therefore, the valve V', a part of it escapes through it. On raising the piston the air below it becomes partially exhausted, and that in the suction pipe, opening the valve V, by its greater pressure, expands into the upper chamber. A part of this is expelled when the piston next descends, by means of the valve V’. This action is similar to that of an air pump or exhausting syringe. When by the repetition of this action the air is sufficiently exhausted, the atmospheric pressure upon the water in the well causes the water to rise therefrom through the suction pipe and the valve V, into the chamber between the piston and the valves. When the piston next descends it presses on the surface of the water, and the valve V opening upwards prevents the return of the water into the suction pipe, while the pressure of the piston being transmitted by the water to the valve V', opens it, and as the piston descends, the water passes into the force pipe GH. On the next ascent of the piston more water is allowed to pass through the valve V, and the next descent forces this water through the valve V into the force pipe. By repeating the action the quantity of water in the force pipe increases, receiving equal additions at each descent of the piston. It is obvious that the position of the force pipe is a matter of no moment; it may be perpendicular, oblique, or horizontal; for in each case the water will be propelled through it. When the piston is pressed downwards, and the valve V* is opened, it is necessary that the force working the piston should balance the weight of the column of water in the force pipe, for this weight is transmitted by the water between the piston and force pipe to the bottom of the piston; the height, therefore, of the column of water in the force pipe will measure the intensity of the pressure against the base of the piston when the valve V" is open. A column of water suspended 34 feet in height in the force pipe will press on the base of the piston with a force of about 15 pounds for each square inch; and the pressure at other heights will be proportional to this. Thus the force necessary to urge the piston downwards may always be calculated. The valve V* is closed in drawing up the piston, and it then relieves the piston from the weight of the incumbent column. If the valve V is opened, the piston is subject to the same pressure as in the suction pump, and this has already been seen to be equal to the weight of a column of water raised above the level of the water in the well. From this it follows, that when the height of the force pipe is equal to the length of the suction pipe, the piston will be pressed upwards and downwards with equal forces; but when the height of the force pipe is greater or less than the length of the suction pipe, the downward pressure must be greater or less, in the same proportion, than the force which draws the piston up. 2223. The supply of water by the force pipe through the valve V' is evidently intermitting, being suspended during the ascent of the piston; hence the flow from the point of dis. charge will be subject to the same intermission if means be not taken to counteract such effect. A cistern at the top of the force pipe, as already shown, for the suction pump, would answer the purpose; but it is found more convenient to use an apparatus called an air vessel (see fig. 807.), in which immediately above the valve V" a short tube communicates with a strong close vessel of sufficient capacity, through the top whereof the force pipe GH passes, and descends to near the bottom. When the pump is in action the water is forced into the vessel MN, and when its surface, as at ww, rises above the mouth H of the force pipe, the air in the vessel M N is confined above the water; and as the water is gradually forced in, the air, being compressed, acts with increased elastic force on the surface of the water. This pressure forces a column of water into the pipe HG, and maintains it at an elevation proportional to the elastic force of the condensed air. When the air in the vessel MN is reduced to half its original bulk it will act on the surface of the water ww with double the atmospheric pressure; meanwhile, the water in the force pipe being subject to merely once the atmospheric pressure, there is an unresisted force upwards equal to the atmospheric pressure which sustains the column of water in the tube, and a column 34 feet high will thus be sustained. If Fig. 807. the air is reduced to one third of its original bulk, the height of the column sustained will be 68 feet, and so on. If the force pipe were made to terminate in a ball pierced with small holes so as to form a jet d'eau, the elastic pressure of the air on the surface would cause the water to spout from the holes. 2224. In the formation of all pumps the parts should be nicely fitted, and as air-tight as possible, otherwise, in using them, much of the power employed will be lost. All expedients which tend to this great desideratum are of value; indeed any arrangement adapted to insure the perfect action of a pump is of the utmost importance for the comfort and convenience of small no less than large dwellings.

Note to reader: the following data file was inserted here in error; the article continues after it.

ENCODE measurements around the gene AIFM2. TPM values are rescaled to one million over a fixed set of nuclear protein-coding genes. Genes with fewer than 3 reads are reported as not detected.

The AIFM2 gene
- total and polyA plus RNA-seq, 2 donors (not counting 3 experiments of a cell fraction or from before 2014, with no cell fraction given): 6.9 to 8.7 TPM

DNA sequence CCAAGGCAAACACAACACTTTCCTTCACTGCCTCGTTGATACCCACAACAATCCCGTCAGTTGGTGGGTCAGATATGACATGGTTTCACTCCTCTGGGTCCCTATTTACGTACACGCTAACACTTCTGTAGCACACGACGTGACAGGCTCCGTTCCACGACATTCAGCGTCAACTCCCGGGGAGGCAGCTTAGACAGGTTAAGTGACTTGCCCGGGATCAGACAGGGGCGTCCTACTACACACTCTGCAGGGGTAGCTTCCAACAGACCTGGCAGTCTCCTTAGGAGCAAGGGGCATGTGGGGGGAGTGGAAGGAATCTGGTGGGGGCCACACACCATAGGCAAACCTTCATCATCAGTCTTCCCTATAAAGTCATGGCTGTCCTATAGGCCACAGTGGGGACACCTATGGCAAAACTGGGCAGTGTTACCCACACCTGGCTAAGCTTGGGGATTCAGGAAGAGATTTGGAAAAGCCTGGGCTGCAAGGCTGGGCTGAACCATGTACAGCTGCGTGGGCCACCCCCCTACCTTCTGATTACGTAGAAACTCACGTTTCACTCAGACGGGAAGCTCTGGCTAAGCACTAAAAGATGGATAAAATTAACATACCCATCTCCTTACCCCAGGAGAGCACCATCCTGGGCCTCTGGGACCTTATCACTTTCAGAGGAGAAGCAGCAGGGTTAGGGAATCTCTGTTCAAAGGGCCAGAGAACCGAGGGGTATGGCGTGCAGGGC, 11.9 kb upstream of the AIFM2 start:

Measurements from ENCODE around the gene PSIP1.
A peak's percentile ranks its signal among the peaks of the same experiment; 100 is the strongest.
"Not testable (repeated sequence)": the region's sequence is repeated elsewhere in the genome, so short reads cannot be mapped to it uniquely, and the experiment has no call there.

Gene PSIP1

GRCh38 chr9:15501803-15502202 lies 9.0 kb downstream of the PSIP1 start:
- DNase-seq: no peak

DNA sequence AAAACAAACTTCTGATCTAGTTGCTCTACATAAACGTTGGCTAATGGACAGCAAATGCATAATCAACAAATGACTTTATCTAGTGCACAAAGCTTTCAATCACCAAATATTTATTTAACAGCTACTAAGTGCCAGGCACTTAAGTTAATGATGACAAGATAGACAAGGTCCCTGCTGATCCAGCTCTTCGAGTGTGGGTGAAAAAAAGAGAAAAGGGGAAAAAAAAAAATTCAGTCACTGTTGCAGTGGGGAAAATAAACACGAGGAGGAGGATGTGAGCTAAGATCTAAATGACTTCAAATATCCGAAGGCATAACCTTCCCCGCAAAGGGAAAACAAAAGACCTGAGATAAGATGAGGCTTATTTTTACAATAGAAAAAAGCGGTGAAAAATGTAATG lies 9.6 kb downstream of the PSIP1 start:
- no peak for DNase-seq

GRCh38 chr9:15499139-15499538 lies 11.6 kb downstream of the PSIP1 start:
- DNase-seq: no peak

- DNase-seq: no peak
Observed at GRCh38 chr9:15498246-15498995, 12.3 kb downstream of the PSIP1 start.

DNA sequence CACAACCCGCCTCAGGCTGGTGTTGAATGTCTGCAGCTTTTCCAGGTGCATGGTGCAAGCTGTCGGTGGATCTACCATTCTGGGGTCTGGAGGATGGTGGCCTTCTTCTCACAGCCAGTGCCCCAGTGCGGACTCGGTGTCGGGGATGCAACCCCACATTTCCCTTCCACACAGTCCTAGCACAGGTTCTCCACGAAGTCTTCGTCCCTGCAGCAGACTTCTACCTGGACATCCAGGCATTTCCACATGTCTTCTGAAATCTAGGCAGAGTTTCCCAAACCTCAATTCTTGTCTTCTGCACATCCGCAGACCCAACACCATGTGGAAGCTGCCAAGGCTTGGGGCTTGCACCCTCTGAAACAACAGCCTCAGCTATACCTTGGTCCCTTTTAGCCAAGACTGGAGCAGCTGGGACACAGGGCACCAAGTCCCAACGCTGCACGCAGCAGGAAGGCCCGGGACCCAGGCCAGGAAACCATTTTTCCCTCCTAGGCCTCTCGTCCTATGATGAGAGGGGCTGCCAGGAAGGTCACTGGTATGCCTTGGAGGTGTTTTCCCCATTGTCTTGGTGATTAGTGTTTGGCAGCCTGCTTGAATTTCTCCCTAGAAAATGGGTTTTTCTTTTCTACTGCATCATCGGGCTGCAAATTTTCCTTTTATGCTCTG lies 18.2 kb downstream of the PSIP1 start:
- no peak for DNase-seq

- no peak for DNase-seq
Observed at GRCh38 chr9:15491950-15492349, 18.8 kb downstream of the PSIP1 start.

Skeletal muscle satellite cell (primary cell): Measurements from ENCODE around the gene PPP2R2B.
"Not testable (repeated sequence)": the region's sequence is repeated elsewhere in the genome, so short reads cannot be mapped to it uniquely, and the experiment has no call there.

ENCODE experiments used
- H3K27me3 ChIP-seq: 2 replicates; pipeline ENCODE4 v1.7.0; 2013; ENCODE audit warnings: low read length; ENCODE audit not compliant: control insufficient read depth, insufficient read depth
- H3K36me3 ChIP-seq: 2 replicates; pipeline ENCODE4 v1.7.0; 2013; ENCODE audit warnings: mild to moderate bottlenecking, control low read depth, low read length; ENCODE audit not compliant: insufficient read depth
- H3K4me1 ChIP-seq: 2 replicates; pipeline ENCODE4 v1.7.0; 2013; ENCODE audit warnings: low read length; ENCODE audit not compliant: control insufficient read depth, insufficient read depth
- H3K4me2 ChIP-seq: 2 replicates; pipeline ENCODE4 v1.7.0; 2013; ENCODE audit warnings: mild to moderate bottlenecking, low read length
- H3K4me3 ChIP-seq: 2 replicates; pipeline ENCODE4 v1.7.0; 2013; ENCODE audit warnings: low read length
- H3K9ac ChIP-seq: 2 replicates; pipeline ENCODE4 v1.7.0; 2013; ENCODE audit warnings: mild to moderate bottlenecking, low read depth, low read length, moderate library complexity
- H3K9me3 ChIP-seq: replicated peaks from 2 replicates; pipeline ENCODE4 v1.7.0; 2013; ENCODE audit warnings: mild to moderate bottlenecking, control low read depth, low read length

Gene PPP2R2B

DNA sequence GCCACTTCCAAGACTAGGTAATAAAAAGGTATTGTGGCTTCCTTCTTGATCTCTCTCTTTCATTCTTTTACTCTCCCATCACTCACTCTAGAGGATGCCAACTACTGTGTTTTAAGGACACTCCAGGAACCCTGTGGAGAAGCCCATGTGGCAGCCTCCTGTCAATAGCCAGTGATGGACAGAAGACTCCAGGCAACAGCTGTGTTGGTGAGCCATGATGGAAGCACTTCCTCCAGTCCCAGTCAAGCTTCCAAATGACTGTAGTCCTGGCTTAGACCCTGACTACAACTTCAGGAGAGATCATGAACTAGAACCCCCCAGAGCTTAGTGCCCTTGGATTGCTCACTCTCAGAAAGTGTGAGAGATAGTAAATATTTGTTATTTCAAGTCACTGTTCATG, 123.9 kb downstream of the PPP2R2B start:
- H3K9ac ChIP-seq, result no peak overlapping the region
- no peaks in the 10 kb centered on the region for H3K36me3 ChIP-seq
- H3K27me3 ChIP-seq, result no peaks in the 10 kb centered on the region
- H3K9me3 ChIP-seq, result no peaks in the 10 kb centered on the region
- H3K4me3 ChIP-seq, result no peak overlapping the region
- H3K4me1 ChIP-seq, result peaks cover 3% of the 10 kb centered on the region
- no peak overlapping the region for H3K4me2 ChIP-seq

2225. Glazing, or the business of the glazier, consists in fitting glass in sashes, frames, and casements, either in putty or lead. It may be classed under the heads of sashwork, leadwork, and fretwork. Glass, as a material, has been already described in Chap. II. Sect. II. of this Book. 2226. The tools necessary for sashwork are— a diamond, polished to a cutting point, and set in brass in an iron socket, to receive a wooden handle, by which it is held in a cutting direction. The top of the handle goes between the root of the forefinger and middle finger, and the under part between the point of the forefinger and thumb. In general, there is a notch on the side of the socket, which should be held next the lath. Some diamonds have more cuts than one. Plough diamonds have a square nut on the end of the socket next the glass, which, on running the nut square on the side of the lath, keeps it in the cutting direction. Glass benders have their plough diamonds without long handles, as they cannot make use of a lath in cutting, but direct them by the point of their middle finger. The ranging lath should be long enough to extend beyond the boundary of the table of glass. Ranging of glass is the cutting it in breadths, and is best done by one uninterrupted cut from one end to the other. A short lath is used for stripping the square to suit the rebate of the sash, as in ranging they are generally cut full. A square, for the more accurate cutting at the right angles from the range. The carpenter's chisel is used in paring away some of the rebate of the sash when the glass does not lie so flat as to allow a proper breadth for front putty. The glazing knife is used for laying in the putty on the rebates, for bedding in the glass, and finishing the front putty. A bradding hammer is made with a head in the form of a small parallelopiped, with a socket for the handle, using it at an obtuse angle from the middle of one of its sides. The square edges of the head drive the brads in a horizontal direction, and with this tool there is less liability to accident than with any other. Some use the basil of the chisel for the purpose. Brass points are considered the best for bradding; small cut brads are also used. All new work should be bradded, to prevent the glass being moved out of its bed. The duster is a large brush for brushing the putties, and taking the oil from the glass. The sash tool is used wet, for taking the oil from the inside after the back putties are cleared off. The hacking knife is for cleaning out the old putty from the rebates where squares are to be stopped in. The use of the glazier's rule needs no explanation: it is 2 feet long, doubling in four different pieces. 2227. Leadwork for lights is often used for inferior offices, and frequently in country buildings. Frames made with crossbars receive these lights, which are fastened with leaden bars, called saddle bars. Where springs are wanted, a casement is introduced of wood or iron. Sometimes a sliding frame is used, particularly for church windows. 2228. The tool called the glazier's vice is for preparing the leaden slips with grooves, &c., to fit them for the reception of glass. The German vices are esteemed the best, and turn out a variety of lead in different sizes. There are moulds belonging to these vices in which bars of lead are cast; in this form the mill receives them, and turns them out with two sides parallel to each other, and about 3 of an inch broad, and a partition connecting the two sides together, about of an inch wide, forming on each side a groove near by of an inch, and 6 feet long. The setting board is that on which the ridge of the light is worked, and divided into squares, and struck out with a chalk line, or drawn with a lath, which serve to guide the workman. One side and end is squared with a projecting bead or fillet. The latterkin is a piece of hard wood pointed, and so formed as to clear the groove of the lead, and widen it, for the more readily receiving the glass. The setting knife is a blade with a round end, loaded with lead at the bottom of the blade, and having a long square handle. The square end of the handle serves to force the squares home tight in the lead; being loaded with lead, it is of greater weight, and also cuts off the ends of the lead with greater ease, as in the course of working these lights the lead is always longer than is necessary till trimmed. 2229. The resin box contains powdered resin, which is put on all the joints previous to soldering. Clips are for holding the irons. . All the intersections are soldered on both sides except the outside joints of the outer side, that is, where they come to the outer edge. These lights should be cemented, which is done by thin paint being run along the lead bars and the chasm filled with dry whiting. After it has stood a short time a small quantity of dry red or white lead is dusted over it, which will enable it to resist, the weather well. Fretwork is the ornamental part of lead-light work, and consists in working ground or stained glass into different patterns and devices, as may be seen in the old stained glass windows. 2230. In London a large portion of the glazier's business consists in cleaning windows. 2231. The putty in which the glazier beds the glass is of four sorts. Soft putty, which is composed of flour, whiting, and raw linseed oil; hard putty, composed of whiting and